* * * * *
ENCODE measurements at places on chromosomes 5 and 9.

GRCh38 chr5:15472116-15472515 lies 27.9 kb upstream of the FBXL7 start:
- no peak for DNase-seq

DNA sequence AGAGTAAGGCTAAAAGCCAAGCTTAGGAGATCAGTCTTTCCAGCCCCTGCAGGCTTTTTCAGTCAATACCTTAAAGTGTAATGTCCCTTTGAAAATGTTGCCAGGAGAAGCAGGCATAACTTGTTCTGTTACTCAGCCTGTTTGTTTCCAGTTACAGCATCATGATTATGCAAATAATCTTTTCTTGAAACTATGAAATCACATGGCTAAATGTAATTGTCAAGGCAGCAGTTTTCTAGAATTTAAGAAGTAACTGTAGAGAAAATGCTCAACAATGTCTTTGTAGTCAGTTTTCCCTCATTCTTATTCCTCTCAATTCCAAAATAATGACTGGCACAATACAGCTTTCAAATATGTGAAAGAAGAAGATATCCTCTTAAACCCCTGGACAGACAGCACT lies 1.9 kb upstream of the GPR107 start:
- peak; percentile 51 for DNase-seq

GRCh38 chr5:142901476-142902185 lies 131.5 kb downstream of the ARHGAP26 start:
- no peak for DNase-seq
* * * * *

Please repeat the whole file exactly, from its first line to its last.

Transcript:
ENCODE measurements at places on chromosomes 5 and 9.

GRCh38 chr5:15472116-15472515 lies 27.9 kb upstream of the FBXL7 start:
- no peak for DNase-seq

DNA sequence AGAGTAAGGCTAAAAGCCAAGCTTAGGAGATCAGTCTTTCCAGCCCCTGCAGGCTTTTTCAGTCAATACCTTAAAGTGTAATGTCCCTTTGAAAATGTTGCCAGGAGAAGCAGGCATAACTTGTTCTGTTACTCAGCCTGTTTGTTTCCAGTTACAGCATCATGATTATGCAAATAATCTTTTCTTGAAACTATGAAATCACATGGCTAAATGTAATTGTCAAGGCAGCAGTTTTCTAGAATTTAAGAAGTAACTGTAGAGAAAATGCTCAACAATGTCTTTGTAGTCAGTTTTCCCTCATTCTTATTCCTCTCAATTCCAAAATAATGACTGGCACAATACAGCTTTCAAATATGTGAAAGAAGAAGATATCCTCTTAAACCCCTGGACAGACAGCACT lies 1.9 kb upstream of the GPR107 start:
- peak; percentile 51 for DNase-seq

GRCh38 chr5:142901476-142902185 lies 131.5 kb downstream of the ARHGAP26 start:
- no peak for DNase-seq